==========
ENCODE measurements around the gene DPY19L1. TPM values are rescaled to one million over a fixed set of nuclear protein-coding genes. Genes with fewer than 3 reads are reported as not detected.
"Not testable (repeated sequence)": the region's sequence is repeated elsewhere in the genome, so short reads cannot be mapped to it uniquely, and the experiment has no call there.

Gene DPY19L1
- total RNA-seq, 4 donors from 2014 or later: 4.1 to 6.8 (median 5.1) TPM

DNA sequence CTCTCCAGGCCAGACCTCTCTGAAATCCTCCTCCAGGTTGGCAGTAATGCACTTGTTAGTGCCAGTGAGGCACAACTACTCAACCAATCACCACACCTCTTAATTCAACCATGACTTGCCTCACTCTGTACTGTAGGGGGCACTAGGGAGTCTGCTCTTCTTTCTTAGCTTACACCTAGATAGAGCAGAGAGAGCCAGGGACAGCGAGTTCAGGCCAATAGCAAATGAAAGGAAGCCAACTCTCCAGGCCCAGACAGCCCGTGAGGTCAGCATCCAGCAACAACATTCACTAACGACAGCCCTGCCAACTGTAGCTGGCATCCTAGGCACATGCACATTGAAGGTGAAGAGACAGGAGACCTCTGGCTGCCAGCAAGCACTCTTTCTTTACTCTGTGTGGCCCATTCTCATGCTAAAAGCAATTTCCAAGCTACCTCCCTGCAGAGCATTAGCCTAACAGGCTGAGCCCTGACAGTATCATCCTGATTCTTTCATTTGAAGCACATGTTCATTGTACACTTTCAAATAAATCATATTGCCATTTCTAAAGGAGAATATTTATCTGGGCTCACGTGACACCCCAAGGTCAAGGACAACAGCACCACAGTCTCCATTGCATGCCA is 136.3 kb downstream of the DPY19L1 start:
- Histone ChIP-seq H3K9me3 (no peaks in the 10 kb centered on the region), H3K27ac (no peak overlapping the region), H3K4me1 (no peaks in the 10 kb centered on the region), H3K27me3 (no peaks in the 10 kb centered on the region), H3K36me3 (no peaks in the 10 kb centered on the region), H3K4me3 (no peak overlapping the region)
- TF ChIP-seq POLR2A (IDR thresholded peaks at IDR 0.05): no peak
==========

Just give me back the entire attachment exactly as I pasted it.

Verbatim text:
ENCODE measurements around the gene DPY19L1. TPM values are rescaled to one million over a fixed set of nuclear protein-coding genes. Genes with fewer than 3 reads are reported as not detected.
"Not testable (repeated sequence)": the region's sequence is repeated elsewhere in the genome, so short reads cannot be mapped to it uniquely, and the experiment has no call there.

Gene DPY19L1
- total RNA-seq, 4 donors from 2014 or later: 4.1 to 6.8 (median 5.1) TPM

DNA sequence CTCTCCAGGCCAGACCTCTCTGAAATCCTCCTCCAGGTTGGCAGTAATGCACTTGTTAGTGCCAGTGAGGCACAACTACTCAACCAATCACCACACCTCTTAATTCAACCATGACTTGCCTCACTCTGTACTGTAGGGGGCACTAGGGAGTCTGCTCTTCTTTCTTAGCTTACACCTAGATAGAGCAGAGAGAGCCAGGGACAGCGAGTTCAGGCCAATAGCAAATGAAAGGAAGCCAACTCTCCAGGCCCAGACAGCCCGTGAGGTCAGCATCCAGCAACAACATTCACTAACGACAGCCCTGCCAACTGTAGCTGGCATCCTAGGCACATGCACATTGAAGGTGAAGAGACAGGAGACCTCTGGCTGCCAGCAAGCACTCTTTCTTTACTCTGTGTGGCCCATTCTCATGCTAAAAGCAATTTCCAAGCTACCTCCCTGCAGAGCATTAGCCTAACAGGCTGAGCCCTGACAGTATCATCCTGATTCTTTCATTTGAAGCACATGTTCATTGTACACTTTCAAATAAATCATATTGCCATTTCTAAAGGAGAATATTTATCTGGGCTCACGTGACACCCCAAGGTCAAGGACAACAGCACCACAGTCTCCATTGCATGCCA is 136.3 kb downstream of the DPY19L1 start:
- Histone ChIP-seq H3K9me3 (no peaks in the 10 kb centered on the region), H3K27ac (no peak overlapping the region), H3K4me1 (no peaks in the 10 kb centered on the region), H3K27me3 (no peaks in the 10 kb centered on the region), H3K36me3 (no peaks in the 10 kb centered on the region), H3K4me3 (no peak overlapping the region)
- TF ChIP-seq POLR2A (IDR thresholded peaks at IDR 0.05): no peak